- Special Sections
- Public Notices
Back to school shopping is happening now. School supplies are in the stores and most families are looking at clothes. Back to school shopping is second to holiday shopping as the busiest season of the year.
It’s a great season to talk about family budgets. One family I know set a school clothing budget for their fifth grade son. They told him that he had a fixed amount of money to spend for clothes. He could choose what he wanted but there wasn’t any more money available. He usually chose expensive brands, which they had purchased for him in the past. The parents thought that he would stick with the same brands but he surprised them. He chose less expensive clothes and got more items. He was starting to understand the difference between wants and needs.
Talking about money is a stressful experience for many families. Usually they don’t talk about it at all unless there just isn’t enough. Involve your children in age appropriate discussions about money. Help your children learn to value money and spend it wisely. When parents never talk about money, the children don’t gain much financial experience before they handle their own money.
Teens and pre-teens can be unrealistic about the family’s financial situation. Follow these tips to help raise your child’s awareness of family finances.
• Be honest about family finances. You don’t want your children to feel insecure about necessities but don’t lead them to believe that you have more money than you really do.
• If you can’t afford something, let your kids know. If practical, help your child find a way to earn money for the item they want.
• Accept that conflicts will arise about money. Don’t avoid or ignore it.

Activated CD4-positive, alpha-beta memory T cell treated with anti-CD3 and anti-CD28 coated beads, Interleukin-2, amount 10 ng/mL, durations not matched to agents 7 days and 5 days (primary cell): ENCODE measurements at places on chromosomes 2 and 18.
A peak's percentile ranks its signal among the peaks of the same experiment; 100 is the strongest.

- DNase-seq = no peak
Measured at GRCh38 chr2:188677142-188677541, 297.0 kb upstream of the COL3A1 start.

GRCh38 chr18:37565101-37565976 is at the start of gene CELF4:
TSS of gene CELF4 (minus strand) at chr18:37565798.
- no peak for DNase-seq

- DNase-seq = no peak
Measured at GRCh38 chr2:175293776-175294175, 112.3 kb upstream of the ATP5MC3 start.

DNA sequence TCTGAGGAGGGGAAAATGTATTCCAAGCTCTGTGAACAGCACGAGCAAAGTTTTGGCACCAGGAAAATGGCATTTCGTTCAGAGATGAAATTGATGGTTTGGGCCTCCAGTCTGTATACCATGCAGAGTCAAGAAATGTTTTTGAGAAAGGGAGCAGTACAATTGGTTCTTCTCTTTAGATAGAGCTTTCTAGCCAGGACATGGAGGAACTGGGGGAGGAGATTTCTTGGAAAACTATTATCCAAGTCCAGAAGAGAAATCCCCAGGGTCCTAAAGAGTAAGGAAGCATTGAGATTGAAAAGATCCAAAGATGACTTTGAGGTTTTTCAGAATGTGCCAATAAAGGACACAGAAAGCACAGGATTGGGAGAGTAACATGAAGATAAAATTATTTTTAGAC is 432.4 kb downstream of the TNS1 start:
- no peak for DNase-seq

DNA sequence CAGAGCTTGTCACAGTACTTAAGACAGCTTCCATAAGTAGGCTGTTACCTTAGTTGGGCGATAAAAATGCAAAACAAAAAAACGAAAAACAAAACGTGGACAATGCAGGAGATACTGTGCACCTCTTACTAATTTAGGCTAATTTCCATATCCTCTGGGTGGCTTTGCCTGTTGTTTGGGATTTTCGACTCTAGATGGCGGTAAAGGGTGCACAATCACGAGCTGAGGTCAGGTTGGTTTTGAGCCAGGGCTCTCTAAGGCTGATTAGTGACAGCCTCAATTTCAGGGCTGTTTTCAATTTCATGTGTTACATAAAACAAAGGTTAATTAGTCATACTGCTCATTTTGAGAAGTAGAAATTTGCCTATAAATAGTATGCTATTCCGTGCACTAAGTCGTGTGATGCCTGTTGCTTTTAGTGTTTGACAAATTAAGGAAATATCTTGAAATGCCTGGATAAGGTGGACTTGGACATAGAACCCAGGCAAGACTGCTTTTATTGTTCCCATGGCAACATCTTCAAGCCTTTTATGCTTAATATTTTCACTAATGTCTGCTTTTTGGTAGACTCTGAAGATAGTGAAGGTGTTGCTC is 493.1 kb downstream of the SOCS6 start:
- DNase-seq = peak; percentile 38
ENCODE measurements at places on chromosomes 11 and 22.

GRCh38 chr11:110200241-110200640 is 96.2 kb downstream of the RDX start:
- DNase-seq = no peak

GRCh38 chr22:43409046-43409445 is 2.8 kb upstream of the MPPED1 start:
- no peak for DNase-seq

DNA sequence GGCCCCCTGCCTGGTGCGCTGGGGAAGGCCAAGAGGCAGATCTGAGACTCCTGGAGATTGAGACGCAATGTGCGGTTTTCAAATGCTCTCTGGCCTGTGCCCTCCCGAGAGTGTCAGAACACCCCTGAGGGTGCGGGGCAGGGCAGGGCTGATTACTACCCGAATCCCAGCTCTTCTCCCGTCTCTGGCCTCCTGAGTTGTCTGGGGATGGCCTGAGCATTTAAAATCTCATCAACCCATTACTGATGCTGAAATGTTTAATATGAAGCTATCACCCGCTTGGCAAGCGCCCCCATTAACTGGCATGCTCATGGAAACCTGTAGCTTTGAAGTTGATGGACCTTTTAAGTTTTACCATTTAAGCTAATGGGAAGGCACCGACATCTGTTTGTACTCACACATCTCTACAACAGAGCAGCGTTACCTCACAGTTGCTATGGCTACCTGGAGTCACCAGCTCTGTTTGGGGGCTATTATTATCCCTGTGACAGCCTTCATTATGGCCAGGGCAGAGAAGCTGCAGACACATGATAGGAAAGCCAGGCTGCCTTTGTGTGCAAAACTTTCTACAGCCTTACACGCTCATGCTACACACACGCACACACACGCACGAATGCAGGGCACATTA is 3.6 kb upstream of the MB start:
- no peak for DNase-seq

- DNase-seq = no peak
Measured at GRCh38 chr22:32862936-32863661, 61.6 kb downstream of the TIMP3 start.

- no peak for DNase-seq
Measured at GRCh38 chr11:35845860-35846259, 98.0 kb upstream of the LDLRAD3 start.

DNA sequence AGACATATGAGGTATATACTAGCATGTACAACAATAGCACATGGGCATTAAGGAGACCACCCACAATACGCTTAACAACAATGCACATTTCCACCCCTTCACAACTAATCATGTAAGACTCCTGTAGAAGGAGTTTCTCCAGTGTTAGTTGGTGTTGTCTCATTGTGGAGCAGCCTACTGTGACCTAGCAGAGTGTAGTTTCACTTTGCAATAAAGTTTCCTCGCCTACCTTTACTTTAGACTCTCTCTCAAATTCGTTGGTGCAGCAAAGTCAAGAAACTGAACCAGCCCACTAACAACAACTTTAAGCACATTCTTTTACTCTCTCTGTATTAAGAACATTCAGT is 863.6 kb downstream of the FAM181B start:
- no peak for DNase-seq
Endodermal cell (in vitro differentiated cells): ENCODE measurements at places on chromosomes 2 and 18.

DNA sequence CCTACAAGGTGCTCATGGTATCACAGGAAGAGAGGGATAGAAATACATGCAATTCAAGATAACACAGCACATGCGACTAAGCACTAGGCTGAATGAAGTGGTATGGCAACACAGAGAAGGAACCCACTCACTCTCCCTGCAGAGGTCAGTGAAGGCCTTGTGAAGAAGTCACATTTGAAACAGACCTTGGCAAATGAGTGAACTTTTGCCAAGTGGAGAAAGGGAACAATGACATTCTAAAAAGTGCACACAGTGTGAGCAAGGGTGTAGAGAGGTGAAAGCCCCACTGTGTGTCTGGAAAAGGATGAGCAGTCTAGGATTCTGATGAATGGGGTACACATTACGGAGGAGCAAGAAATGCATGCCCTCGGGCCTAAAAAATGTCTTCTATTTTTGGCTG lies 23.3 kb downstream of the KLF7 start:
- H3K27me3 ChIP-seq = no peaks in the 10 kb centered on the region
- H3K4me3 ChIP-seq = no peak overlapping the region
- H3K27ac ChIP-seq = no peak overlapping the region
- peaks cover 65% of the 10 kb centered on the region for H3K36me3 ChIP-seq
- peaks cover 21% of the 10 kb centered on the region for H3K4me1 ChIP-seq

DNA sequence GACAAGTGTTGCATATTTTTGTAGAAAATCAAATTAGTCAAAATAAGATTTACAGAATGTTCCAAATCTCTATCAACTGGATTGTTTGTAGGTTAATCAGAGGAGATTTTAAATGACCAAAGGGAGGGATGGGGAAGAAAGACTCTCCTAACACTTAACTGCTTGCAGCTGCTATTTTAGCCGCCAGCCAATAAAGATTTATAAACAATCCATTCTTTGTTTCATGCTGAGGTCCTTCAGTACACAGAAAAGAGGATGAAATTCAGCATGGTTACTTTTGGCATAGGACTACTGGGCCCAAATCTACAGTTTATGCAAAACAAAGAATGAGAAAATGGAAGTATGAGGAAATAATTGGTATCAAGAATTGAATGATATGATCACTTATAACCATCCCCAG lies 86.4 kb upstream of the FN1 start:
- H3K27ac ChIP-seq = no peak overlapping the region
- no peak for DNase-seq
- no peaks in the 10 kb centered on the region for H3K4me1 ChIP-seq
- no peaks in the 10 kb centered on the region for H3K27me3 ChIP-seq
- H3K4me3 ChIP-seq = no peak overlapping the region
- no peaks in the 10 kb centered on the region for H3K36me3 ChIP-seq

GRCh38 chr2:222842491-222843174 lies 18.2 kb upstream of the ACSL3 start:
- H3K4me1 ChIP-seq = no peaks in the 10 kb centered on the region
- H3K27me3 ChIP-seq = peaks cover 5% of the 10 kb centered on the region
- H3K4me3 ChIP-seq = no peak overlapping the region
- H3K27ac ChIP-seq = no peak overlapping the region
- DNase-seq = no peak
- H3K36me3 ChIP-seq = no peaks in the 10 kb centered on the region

• Respect each family member’s differences. Try to be flexible about financial decisions. Find some points that you agree on.
• State your own wants, needs, feelings and thoughts about money and be willing to listen to others.
Encourage your children to spend and save wisely by giving an allowance and/or paying for certain chores to be done. My preference was to give a set allowance. If my children didn’t do chores that were expected, then they had to pay me or their sister to do the chore. This seemed to reduce nagging about chores and also increased the association between work and earning money.
Encourage savings accounts for children. Start checking accounts or debit accounts as your child starts to earn significant money or turns 16. Even if they are banking on-line, teach them to balance the account and keep financial records. Teach your child how to track where the money goes. This is an important life skill.
If your child doesn’t do a good job budgeting, then don’t bail them out of bad choices.
Resist the urge to fork over more cash. By learning from mistakes, children’s budgeting skills will eventually improve.
Joan Martin is the Anderson County Extension agent for Family and Consumer Science. She can be reached via e-mail at firstname.lastname@example.org.